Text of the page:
If only for the reason that you're being annoyingly irresponsible about it all- I want to take all your smartphones away. You try to rationalize a way through it. "I was into a game", "I was reading", "I was so absorbed by some new app", "I was mid text". When really you need to accept that you have a problem.
That problem? You spent your hard earned money on a gadget that you have decided to focus on all the time which causes you to miss out on normal social cues and awareness.
I have been witnessing (and potentially participating in) this behavior for a long time now. I observe the habit most clearly when I am on a streetcar or subway here in Toronto. People enter the transit, sit or stand, pull out their phone and completely ignore what is going on around them. Then it gets interesting.
Elderly enter the same car or bus, obviously having a difficult time with their groceries and not a single person moves to assist or accommodate.
Then there's me, a big, round, 8 months + pregnant woman. You can no longer mistake me for "maybe she's just a bit fat". My coat does not fit, my belly is huge, I waddle and as a result of said hugeness my balance is a tiny bit off making transit rides a bit more challenging. I am no fat drunk, I am a mom in the making. And no one ever offers me a seat. I watch other mothers in the making in my midst and no one ever offers them a seat either. We have to ask, which is fine but it is hard to get your attention when you are plugged in and ignoring us. Ignoring everything.
The True Story
It happened just a few weeks back. It was one of those things that I should have been mad at but felt was so absurd that I can only laugh at it. Laugh and then put it into a blog post with the hopes that someone will read it and share in my shock, laughter, whatever it is.
So I come onto the subway at St. George Station two Thursdays ago, heading Eastbound about 8:30 at night and it is busy. Not rush hour busy but busy enough for me not to expect a seat. As I am standing there watching people I begin to watch the two women in the seats in front of me. One face first into her phone, refuses to look up and sense her surroundings. The other likewise, is into a hot game of Jewel Drop. When I raise my gaze to my reflection in the glass something odd strikes me about the woman next to me, she is having a difficult time standing. I am not surprised when I discover why. This woman, too polite to ask for a seat, has a full leg cast on and is standing with one arm on a crutch and the other holding on to the ceiling rail.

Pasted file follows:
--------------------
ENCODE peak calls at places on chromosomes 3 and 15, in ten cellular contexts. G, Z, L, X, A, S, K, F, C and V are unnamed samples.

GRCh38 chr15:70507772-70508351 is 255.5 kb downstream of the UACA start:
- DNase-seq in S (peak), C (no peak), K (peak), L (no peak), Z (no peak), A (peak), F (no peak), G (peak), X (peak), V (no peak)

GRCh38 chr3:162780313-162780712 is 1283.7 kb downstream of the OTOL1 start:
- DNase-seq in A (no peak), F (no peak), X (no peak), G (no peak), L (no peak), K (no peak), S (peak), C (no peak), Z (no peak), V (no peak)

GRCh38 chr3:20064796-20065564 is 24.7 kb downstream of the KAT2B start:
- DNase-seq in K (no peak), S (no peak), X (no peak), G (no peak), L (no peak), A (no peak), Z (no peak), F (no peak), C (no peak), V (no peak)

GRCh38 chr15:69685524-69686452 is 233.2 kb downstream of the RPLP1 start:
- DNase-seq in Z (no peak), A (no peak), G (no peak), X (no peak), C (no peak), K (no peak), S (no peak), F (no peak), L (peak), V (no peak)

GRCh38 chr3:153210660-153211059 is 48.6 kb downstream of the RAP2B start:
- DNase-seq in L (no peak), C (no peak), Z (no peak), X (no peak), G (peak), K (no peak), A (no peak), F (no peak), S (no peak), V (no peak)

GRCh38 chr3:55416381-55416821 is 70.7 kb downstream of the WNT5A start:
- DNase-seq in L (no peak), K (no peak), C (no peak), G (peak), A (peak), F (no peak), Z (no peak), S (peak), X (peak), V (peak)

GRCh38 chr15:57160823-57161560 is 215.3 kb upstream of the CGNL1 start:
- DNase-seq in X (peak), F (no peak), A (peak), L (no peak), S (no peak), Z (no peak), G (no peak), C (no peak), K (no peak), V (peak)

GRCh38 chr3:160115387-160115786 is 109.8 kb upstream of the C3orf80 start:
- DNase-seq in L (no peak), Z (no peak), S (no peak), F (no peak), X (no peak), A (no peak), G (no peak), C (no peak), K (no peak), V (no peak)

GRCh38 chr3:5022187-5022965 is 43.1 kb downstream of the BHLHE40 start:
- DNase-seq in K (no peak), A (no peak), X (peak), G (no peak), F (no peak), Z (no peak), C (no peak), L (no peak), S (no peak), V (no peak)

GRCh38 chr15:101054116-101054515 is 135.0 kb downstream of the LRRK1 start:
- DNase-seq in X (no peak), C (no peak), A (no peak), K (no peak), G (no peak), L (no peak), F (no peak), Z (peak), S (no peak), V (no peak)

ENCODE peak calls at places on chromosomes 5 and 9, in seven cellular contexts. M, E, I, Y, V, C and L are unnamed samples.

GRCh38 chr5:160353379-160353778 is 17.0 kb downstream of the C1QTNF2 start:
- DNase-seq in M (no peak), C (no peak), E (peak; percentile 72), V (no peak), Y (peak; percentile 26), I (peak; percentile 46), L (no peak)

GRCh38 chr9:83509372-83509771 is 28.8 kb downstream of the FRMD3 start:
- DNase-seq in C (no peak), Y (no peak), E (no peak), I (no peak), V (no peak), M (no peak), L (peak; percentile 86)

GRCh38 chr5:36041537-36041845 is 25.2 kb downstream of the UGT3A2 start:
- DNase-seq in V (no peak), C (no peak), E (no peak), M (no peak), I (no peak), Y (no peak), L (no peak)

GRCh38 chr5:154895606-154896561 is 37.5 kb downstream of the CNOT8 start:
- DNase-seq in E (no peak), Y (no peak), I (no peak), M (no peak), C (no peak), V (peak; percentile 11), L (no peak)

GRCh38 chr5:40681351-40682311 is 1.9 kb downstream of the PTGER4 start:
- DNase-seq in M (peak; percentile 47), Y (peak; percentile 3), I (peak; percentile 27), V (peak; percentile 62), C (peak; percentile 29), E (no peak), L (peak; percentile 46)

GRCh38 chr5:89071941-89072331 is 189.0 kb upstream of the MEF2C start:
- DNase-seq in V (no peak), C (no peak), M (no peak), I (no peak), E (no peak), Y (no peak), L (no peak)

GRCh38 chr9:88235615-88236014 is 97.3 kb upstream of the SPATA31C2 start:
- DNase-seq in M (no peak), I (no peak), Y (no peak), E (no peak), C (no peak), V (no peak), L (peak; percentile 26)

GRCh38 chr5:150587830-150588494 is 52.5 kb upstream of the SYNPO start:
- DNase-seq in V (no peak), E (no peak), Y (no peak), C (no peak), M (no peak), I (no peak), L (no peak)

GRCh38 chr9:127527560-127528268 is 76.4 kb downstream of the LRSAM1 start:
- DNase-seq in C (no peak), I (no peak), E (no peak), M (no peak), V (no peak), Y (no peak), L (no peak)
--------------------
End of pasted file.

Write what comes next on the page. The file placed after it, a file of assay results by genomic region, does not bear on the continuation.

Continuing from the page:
Immediately I tap the Jewel Drop woman's phone and ask her to give the Leg Cast woman a seat. Jewel drop looks up a bit shocked and then surrenders her seat. I help Leg Cast into place and feel I've done my civic duty du jour.
This incident left me wondering how it is that you can actually not notice at all when someone is having a difficult time with mobility. Even when I am reading I can notice from the corner of my eye a difference in pace of a person, or how much volume they have in groceries, body, herd of kids or other. A leg cast is a large and glaring thing to miss especially when paired with a crutch. How does another adult completely ignore this?
I think as a way to tell this story short form and make people think a will try to work it into a joke.
" A very pregnant woman and a woman with a broken leg and crutch stand next to each other on the TTC."
hmmm that line is funny enough on it's own